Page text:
Over at The Cobden Centre, entrepreneur and Austrian-school economist Toby Baxendale stands courageously on the shoulders of great men to explain how we can begin to reconstruct our broken monetary regime. Baxendale explains that we can end the financial crisis, pay off the national debt and give a 28.5% income tax cut. He offers a £1000 prize to anyone who can demonstrate that his plan cannot work, political will aside.
Baxendale claims the support of a range of economists:
- Irving Fisher, perhaps the greatest American economist.
- The Nobel Prize winners Soddy, Hayek, Buchanan, Tobin, and Allais.
- Laurence J Kotlikoff of Boston University whose book, Jimmy Stewart is Dead advocates a similar reform and which is endorsed by at least 36 substantial figures including more Nobel Winners: Akerlof, Lucas, Fogel, Prescott, and Phelps.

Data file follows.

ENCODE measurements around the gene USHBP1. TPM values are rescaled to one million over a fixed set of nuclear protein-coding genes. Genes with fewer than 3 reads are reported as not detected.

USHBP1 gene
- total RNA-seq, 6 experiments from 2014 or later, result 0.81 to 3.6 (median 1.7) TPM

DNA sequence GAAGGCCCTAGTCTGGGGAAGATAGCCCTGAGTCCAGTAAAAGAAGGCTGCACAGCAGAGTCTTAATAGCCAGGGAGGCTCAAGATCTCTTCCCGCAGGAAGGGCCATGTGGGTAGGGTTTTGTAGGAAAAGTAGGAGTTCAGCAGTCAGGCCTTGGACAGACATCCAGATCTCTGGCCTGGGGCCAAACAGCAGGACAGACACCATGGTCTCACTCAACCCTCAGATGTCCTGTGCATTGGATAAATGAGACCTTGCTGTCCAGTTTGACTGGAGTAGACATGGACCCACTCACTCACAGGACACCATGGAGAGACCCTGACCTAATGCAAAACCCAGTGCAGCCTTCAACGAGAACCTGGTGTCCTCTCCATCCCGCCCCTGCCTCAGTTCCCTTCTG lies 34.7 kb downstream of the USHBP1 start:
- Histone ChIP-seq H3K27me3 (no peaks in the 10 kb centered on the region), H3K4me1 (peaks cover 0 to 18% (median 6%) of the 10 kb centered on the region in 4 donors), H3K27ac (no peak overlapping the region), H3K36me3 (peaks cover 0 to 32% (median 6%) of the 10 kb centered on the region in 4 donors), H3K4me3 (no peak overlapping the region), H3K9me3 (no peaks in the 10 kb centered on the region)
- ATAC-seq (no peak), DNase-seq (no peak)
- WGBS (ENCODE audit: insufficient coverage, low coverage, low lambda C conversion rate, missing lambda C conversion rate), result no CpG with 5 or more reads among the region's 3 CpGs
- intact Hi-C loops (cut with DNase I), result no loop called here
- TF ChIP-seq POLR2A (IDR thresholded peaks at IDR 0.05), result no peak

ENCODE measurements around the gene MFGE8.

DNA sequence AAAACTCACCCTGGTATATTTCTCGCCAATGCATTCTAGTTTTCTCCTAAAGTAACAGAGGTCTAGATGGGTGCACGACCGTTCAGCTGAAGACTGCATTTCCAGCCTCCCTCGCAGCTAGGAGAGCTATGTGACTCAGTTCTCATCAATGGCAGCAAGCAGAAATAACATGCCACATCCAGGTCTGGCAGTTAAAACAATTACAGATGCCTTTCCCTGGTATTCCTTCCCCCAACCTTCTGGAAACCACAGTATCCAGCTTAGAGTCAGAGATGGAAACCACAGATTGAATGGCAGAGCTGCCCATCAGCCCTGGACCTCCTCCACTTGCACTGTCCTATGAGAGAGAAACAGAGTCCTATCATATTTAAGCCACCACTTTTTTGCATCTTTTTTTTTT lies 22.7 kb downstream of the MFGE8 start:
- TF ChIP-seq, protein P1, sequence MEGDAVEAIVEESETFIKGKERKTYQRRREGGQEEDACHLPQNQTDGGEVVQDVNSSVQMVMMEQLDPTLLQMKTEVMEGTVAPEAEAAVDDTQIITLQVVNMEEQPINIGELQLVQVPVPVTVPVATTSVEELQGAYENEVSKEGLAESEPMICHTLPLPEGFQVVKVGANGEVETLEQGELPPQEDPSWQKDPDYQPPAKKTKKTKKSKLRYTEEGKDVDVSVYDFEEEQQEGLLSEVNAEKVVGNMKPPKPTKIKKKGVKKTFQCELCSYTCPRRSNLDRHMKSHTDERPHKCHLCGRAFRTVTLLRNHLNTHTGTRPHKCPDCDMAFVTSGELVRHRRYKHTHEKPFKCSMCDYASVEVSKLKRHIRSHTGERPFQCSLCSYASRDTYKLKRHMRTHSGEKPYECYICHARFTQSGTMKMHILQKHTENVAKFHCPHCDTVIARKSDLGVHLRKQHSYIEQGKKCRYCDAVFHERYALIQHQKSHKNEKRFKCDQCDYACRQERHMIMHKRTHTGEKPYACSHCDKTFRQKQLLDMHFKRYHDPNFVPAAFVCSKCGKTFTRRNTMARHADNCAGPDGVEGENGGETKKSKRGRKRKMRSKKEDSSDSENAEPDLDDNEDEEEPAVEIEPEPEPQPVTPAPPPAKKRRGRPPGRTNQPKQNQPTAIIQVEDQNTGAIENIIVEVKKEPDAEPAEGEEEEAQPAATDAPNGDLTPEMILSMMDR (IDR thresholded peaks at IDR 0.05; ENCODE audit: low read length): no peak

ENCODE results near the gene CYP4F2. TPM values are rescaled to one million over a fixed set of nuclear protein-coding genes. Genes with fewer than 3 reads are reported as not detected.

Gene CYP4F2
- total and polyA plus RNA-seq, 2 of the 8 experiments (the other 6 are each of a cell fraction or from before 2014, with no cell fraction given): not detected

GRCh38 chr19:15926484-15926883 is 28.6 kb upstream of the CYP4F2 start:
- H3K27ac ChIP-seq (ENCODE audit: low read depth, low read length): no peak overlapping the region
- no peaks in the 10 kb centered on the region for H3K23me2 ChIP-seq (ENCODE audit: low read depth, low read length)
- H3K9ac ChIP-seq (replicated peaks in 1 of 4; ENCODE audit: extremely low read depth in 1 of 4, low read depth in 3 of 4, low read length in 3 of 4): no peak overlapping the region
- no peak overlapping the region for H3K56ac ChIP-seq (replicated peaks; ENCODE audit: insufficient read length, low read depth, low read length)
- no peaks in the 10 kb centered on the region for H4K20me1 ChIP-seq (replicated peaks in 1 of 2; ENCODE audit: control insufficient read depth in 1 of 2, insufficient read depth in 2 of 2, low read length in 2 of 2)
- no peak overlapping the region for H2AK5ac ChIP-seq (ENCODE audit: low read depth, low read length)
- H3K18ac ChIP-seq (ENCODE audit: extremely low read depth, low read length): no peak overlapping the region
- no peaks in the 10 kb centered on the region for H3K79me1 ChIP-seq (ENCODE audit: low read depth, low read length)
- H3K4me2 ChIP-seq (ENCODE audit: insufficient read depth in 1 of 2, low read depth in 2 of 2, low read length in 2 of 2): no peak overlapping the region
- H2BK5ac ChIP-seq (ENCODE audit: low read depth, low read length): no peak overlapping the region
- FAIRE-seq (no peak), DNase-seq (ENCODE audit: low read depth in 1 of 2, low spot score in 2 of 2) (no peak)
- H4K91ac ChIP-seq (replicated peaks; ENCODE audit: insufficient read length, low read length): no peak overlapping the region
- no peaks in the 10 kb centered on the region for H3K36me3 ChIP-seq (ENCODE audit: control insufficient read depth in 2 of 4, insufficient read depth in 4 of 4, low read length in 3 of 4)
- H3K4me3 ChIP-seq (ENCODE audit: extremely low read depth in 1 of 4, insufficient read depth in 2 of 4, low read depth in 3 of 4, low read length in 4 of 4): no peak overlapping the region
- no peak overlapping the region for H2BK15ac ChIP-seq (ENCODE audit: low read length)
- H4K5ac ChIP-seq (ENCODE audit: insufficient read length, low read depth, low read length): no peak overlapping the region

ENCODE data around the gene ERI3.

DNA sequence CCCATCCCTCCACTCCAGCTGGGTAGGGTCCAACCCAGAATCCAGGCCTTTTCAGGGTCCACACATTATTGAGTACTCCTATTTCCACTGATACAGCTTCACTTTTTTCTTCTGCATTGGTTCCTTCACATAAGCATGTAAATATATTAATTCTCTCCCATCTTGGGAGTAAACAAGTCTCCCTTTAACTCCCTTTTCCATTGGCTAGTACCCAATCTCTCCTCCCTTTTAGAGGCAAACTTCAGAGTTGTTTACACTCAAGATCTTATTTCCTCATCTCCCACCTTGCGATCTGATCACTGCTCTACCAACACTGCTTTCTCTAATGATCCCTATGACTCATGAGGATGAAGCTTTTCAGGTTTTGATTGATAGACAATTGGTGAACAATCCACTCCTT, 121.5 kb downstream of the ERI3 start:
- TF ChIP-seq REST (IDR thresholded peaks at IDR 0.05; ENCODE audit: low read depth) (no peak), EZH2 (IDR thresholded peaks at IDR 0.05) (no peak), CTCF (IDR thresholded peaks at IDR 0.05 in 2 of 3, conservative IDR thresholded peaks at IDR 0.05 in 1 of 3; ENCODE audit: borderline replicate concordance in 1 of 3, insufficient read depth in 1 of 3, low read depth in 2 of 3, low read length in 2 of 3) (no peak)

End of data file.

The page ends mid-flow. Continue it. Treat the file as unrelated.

- Jésus Huerta de Soto, whose staged plan for monetary reconstruction in Money, Bank Credit and Economic Cycles also offers the possibility of paying down the national debt.
There is a crisis in the Eurozone. Iceland’s problems are infamous. You can find the news yourself on the US Dollar and the Pound. There is something fundamentally wrong with banking and the monetary regime. Baxendale deserves to be heard.
You can find the article here.
- The Cobden Centre’s literature, particularly the final chapter of Huerta de Soto, Money, Bank Credit and Economic Cycles
- Money man James Tyler: Money is not working, My Journey to Austrianism via the City, Some people doodle pictures, The violation of Mr Smith, How to deal with the Banksters.
- What is money? — a better measure of the money supply
- Irving Fisher, 100% Money, 1935 — a precis of Fisher’s proposal for 100% reserves
- The kindness of geniuses — on planning and markets — and Economic Interventionism, Banks and the Crisis
- FT.com — “Wall St profits from Fed role” — how QE widens wealth inequality and damages the economy
- How economic thinking becomes entrenched and a fresh perspective
- Our archive of Insight Articles
- Speech by the Earl of Caithness in the Banking Bill debate 2009.